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April 2004

By Julian Roman

United States of Leland
Distributor: Paramount Classics
Director: Matthew Ryan Hoge
Producers: Kevin Spacey, Bernie Morris, Palmer West and Jonah Smith
Screenwriter: Matthew Ryan Hoge
Cast: Ryan Gosling, Don Cheadle, Chris Klein, Jena Malone, Lena Olin, Kevin Spacey, & Michelle Williams


The United States of Leland is a highly dramatic film that ultimately collapses under its own weight. It wants to accomplish too much. The purpose of the film becomes blurry and in the end unrewarding. It's grasping for cinematic depth through a myriad of interpersonal stories. It's a shame the film doesn't get there because the cast delivers solid, rich performances. The flaw is really in the filmmaking. This is the first feature film from writer/director Matt Hoge. The guy has passion, it's evident on screen, but the film needed some fine-tuning to shore up the story and the pace.

Ryan Goslin stars as Leland P. Fitzgerald, a quiet and detached teenager. The film opens up with Leland murdering a young retarded boy in a park. The crime is terrible and seemingly without motivation. The retarded boy, Ryan, is the younger brother of Becky (Jena Malone). She's a drug addict that has driven a wedge into her family. It turns out that she was the love interest of Leland. Her family consists of her mother (Ann Magnuson), father (Martin Donovan), sister (Michelle Williams), and her sister's live-in boyfriend Allen (Chris Klein).

Leland is arrested and sent to a juvenile detention center. He's forced to go to the prison school and comes to the attention of Pearl (Don Cheadle), one of his teachers. Leland fascinates Pearl. He's curious why Leland committed the murder and starts spending time with him. He then finds out that Leland's father is the great novelist, Albert Fitzgerald (Kevin Spacey). Pearl has been attempting to write a book for years. He decides to write about Leland and in the process, develops a strong bond with the boy.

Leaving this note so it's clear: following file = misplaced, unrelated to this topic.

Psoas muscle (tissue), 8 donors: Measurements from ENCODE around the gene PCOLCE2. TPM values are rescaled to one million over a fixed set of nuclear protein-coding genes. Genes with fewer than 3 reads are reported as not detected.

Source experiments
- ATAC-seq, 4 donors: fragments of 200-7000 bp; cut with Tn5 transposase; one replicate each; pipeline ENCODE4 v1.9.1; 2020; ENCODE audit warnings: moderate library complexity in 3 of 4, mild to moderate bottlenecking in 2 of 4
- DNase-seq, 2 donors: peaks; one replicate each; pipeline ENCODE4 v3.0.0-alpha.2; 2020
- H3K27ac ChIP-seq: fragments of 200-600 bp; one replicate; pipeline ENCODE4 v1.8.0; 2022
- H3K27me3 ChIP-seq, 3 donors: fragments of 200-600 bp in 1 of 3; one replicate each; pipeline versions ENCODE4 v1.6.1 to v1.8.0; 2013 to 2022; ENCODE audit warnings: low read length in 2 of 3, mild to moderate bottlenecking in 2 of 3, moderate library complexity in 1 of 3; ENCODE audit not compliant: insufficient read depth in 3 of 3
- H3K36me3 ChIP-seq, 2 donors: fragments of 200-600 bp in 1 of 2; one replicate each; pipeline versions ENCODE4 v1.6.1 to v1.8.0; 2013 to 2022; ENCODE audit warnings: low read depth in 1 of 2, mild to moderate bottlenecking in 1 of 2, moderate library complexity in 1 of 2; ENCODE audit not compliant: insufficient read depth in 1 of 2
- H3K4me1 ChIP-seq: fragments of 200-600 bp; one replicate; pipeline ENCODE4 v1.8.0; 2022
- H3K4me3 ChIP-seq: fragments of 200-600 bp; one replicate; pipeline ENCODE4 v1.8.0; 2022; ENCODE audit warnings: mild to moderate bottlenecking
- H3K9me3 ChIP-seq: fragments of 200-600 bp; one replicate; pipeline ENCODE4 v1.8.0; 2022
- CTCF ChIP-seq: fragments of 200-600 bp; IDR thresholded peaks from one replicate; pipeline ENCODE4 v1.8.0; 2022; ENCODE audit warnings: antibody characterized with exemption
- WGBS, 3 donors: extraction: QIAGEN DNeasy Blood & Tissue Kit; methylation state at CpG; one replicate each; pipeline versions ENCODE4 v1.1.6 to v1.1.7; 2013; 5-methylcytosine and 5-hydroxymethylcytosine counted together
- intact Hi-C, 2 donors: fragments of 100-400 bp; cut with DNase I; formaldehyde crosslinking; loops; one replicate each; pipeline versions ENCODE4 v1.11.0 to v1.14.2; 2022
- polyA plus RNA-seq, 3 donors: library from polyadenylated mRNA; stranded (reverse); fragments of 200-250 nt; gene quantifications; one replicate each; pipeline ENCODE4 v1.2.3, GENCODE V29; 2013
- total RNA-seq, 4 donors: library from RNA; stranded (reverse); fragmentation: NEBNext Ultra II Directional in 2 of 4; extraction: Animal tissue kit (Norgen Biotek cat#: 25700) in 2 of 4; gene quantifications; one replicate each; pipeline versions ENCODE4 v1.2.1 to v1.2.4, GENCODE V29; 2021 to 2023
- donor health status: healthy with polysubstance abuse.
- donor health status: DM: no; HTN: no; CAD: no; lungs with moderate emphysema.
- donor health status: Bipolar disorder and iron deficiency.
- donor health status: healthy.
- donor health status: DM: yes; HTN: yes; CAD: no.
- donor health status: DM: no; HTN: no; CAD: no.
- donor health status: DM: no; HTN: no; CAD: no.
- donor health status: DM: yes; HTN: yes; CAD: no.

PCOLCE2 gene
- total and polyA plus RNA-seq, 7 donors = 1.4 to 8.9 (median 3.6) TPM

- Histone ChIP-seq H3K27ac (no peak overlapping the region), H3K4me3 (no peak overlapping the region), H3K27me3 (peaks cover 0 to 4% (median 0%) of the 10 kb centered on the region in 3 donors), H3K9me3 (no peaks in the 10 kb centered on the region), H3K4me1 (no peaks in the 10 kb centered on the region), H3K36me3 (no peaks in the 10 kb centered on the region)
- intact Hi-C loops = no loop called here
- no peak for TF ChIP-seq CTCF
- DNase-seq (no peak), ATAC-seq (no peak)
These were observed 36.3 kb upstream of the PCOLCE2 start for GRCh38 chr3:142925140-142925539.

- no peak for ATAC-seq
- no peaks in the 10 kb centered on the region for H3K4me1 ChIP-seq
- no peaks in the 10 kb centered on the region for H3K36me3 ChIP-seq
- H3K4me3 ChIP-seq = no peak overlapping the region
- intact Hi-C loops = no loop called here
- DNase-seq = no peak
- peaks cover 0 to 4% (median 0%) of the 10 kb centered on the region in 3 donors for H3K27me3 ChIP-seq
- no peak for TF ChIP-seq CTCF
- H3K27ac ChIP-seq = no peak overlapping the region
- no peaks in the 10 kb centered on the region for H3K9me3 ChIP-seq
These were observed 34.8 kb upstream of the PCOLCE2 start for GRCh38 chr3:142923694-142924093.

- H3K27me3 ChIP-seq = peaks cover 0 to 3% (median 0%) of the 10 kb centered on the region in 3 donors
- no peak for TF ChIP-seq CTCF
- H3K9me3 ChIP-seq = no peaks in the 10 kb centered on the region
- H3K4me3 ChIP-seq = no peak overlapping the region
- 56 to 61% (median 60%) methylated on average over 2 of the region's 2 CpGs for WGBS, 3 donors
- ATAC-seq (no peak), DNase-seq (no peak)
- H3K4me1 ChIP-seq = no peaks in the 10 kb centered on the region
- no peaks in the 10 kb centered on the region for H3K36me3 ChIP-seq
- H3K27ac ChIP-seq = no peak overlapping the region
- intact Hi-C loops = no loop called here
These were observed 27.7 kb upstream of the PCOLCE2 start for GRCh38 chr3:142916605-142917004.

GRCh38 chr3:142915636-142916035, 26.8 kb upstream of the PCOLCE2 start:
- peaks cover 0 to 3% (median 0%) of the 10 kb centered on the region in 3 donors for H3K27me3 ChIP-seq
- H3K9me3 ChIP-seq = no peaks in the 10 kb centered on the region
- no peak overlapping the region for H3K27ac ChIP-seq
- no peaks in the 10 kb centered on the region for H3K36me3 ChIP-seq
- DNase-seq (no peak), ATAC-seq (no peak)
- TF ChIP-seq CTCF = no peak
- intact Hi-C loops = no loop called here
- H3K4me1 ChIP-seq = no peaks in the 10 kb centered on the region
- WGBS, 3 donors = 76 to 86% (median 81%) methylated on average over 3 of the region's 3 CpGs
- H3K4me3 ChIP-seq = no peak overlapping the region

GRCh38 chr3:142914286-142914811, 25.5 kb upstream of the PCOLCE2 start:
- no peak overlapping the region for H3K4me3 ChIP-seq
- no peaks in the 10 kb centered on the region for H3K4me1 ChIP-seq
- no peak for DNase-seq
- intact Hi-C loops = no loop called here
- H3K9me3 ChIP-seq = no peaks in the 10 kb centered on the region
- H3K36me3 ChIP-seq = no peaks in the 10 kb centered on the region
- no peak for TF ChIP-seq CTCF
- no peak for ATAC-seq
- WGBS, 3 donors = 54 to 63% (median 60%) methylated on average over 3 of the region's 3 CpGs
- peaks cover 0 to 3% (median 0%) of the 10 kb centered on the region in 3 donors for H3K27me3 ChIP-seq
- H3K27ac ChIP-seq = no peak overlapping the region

There are numerous plots intertwining in the film. Every character has a different reason for being and this results in the action they take. You have Leland and the murder. Then there's Becky and her family. Pearl's relationship with Leland and an affair he has with a co-worker. Kevin Spacey pops up as Leland's father and there's a conflict between him and Pearl. Allen's character is stuck in the middle of the chaotic events. He loves Becky's sister, but also has a deep affection for her mother and father. There's a lot going on and it does come to a neat conclusion. The problem is that it doesn't really answer the questions posed by the story.

Matt Hoge based the film on his experiences working as a teacher in a juvenile prison. The film does not make any statements about how juveniles are treated and what becomes of them once they go to prison. That's very strange because it seems like Hoge is going down that route, but then never develops it. We never see what Leland's life is really like in prison. All we get are his talks with Pearl and a few scenes scattered around. It's almost as if the environment, which is supposed to be important in the situation, isn't worth exploring. This is one of the film's major faults, the lack of exposition on prison life. Much of the story is told in flashback. This is how we learn about Ryan, Becky, and Leland. The death of Ryan is initially the thrust of the story. It becomes painfully diluted by all the other sub-plots. It's almost an after thought once we understand why Leland killed him. His reasons for the crime are profound and we are meant to see him as a lost soul. The issue is where his detachment comes from if he's so embroiled in thought and emotion. The film never explains why Leland is the way he is. He's not really fleshed out as a character and that's troubling in such a dramatic film.

The performances are good all around. This is an excellent cast and they play their parts well. The biggest surprise is the role of Chris Klein. Allen's character is pivotal to the story and makes the biggest change of anyone in the film. It's a real departure from what we've seen of Klein. The character starts off as a traditional jock, then turns into someone who is much darker than expected. His world is falling apart around him and he takes action to stop it. Allen's sub-plot is by far the most interesting. You understand his motivations clearly, while Leland is a mystery.

The United States of Leland is an admirable first film from Matt Hoge. It bites off more than it can chew, but that can be respected. It would have been better if Hoge had cut away some of his story. He wants to say a lot about everything, but ends up saying very little in the end. See it for the performances and a dose of heavy drama.